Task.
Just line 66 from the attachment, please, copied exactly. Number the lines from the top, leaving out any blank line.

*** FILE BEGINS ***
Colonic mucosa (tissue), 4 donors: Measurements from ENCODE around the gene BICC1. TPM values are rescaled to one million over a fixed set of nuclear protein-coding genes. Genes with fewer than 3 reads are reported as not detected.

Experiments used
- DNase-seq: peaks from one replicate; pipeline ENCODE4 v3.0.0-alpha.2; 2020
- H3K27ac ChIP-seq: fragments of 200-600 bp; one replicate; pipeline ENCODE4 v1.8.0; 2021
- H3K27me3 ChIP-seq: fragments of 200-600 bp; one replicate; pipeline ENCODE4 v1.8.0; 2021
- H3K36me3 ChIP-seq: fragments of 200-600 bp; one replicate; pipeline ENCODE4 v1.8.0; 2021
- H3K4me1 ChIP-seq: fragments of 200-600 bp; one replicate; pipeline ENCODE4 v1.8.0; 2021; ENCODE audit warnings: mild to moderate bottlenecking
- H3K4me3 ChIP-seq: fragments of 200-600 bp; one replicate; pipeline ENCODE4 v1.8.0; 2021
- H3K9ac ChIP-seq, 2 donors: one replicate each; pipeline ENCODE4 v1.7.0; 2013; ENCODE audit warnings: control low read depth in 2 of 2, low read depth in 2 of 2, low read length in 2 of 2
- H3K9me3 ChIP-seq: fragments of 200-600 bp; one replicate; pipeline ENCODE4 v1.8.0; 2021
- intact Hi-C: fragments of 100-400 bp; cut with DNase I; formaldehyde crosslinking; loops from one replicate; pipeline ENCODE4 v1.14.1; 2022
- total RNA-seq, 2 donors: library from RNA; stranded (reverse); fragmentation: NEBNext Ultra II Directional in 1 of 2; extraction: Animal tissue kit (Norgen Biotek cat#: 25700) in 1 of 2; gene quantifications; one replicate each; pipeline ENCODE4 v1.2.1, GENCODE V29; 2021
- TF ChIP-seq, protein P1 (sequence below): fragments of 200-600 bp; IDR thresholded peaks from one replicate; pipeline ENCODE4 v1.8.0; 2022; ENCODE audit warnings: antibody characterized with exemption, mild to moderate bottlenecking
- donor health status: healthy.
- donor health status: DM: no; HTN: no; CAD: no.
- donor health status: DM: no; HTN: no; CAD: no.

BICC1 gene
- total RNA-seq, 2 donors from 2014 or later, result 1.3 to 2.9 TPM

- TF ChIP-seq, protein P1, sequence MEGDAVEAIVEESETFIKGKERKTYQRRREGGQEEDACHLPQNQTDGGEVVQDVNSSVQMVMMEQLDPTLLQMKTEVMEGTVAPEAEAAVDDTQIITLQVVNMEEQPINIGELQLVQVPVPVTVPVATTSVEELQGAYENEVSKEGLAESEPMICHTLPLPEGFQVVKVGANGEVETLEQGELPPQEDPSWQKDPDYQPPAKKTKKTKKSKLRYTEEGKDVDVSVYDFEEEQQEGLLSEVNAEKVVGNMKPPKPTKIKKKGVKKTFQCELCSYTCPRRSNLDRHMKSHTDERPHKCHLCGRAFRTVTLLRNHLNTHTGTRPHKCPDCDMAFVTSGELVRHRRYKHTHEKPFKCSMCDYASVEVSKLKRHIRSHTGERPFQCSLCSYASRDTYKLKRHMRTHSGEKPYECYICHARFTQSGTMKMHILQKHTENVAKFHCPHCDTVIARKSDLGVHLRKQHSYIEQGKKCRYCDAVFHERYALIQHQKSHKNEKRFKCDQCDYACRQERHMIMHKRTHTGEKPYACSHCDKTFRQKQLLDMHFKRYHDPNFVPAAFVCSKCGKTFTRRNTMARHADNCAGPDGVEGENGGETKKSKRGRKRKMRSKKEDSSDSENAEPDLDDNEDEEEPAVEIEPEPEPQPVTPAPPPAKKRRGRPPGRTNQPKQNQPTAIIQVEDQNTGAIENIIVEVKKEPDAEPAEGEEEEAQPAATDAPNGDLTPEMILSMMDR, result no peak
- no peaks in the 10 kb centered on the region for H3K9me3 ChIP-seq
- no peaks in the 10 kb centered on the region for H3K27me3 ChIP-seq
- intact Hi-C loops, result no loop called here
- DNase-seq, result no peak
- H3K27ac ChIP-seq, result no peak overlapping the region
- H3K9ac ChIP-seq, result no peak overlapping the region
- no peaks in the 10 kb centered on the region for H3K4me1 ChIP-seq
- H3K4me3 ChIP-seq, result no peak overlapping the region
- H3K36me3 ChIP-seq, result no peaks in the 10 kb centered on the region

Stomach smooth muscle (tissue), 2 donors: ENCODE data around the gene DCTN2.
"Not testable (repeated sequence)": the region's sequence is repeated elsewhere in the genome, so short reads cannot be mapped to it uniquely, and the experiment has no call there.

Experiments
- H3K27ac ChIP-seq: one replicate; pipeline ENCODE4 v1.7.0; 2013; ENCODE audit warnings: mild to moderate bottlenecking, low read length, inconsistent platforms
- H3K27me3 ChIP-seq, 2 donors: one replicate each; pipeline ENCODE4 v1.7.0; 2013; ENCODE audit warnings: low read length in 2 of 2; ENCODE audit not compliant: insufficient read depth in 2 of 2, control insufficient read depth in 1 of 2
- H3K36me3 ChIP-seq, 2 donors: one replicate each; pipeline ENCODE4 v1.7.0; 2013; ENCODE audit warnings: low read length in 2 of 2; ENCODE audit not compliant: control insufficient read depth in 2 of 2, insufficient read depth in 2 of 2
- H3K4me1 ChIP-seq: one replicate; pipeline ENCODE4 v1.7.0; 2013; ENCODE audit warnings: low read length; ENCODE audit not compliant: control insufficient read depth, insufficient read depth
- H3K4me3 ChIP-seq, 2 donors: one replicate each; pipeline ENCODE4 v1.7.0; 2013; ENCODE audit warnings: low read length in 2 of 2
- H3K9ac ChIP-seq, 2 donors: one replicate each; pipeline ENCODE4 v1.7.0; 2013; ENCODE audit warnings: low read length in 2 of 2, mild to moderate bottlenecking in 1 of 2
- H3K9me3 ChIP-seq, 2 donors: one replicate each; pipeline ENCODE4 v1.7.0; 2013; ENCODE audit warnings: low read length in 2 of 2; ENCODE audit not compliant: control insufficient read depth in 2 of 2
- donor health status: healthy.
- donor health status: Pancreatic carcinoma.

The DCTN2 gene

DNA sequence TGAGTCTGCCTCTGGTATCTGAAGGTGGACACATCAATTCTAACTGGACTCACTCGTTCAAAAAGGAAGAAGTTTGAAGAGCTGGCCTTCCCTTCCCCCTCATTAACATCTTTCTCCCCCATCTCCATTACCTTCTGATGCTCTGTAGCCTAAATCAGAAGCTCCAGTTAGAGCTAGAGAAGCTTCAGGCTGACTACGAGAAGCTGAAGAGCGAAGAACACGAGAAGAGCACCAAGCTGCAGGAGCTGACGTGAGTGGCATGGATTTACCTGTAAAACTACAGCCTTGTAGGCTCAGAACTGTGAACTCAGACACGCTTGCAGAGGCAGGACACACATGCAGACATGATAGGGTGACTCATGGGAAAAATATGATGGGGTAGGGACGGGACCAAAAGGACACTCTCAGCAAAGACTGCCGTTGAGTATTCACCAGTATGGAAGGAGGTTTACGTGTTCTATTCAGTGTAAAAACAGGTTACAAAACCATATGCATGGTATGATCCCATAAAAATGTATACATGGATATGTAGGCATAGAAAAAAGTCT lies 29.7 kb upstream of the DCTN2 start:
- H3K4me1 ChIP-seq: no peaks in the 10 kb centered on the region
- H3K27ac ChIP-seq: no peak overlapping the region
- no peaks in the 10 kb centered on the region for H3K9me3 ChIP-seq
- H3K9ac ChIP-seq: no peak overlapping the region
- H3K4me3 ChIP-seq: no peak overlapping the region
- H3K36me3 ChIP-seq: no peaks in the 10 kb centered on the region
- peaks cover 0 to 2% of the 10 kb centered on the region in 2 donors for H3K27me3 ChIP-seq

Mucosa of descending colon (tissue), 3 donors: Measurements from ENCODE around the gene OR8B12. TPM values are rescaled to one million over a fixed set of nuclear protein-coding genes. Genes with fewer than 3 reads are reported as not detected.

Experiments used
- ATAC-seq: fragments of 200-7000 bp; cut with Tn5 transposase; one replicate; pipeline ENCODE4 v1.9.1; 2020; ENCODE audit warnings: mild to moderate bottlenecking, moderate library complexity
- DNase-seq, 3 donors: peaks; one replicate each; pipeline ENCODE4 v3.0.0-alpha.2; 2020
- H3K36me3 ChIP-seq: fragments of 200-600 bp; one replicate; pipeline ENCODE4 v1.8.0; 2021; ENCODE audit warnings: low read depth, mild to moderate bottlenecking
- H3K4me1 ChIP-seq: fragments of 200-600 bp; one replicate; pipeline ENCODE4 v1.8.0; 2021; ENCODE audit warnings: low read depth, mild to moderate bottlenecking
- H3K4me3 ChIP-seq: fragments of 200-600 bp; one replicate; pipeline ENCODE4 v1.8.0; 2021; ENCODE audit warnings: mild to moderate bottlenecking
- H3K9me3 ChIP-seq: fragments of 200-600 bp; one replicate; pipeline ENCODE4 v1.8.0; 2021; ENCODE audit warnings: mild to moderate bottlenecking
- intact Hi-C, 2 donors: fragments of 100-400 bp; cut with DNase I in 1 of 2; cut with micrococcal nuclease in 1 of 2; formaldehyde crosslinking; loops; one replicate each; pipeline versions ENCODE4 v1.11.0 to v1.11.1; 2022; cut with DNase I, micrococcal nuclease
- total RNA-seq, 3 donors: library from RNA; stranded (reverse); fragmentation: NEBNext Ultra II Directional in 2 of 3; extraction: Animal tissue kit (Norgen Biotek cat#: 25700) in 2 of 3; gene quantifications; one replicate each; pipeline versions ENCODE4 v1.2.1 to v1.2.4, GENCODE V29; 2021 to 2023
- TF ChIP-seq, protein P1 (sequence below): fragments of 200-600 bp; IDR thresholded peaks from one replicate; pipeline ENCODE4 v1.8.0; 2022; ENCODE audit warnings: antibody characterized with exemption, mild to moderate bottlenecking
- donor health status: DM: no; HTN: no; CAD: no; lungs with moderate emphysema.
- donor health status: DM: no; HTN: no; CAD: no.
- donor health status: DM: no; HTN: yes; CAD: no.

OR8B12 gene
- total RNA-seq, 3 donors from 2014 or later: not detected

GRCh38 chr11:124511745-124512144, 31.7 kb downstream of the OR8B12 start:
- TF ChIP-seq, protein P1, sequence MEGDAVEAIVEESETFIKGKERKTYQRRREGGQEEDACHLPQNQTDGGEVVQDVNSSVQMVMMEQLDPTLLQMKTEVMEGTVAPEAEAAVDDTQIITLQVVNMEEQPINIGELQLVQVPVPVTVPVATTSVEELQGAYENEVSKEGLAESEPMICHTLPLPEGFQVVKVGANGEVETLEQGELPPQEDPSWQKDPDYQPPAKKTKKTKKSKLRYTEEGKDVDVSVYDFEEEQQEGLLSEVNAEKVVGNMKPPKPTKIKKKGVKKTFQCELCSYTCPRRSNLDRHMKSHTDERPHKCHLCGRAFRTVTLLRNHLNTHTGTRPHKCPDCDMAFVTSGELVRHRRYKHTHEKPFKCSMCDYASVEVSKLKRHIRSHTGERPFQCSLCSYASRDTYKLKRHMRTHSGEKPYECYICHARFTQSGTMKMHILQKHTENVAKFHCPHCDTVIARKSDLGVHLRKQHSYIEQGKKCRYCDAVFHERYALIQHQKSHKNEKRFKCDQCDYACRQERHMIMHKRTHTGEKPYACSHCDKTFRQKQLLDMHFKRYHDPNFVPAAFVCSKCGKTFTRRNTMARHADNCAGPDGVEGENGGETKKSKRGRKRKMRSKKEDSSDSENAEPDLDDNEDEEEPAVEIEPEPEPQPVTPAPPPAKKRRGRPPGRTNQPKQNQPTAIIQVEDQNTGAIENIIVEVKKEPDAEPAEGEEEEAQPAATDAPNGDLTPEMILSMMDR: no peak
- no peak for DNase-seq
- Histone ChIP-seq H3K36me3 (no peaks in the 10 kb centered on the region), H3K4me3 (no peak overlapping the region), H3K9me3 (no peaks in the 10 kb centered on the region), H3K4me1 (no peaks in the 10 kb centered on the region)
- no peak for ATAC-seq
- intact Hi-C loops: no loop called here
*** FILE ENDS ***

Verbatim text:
GRCh38 chr11:124511745-124512144, 31.7 kb downstream of the OR8B12 start: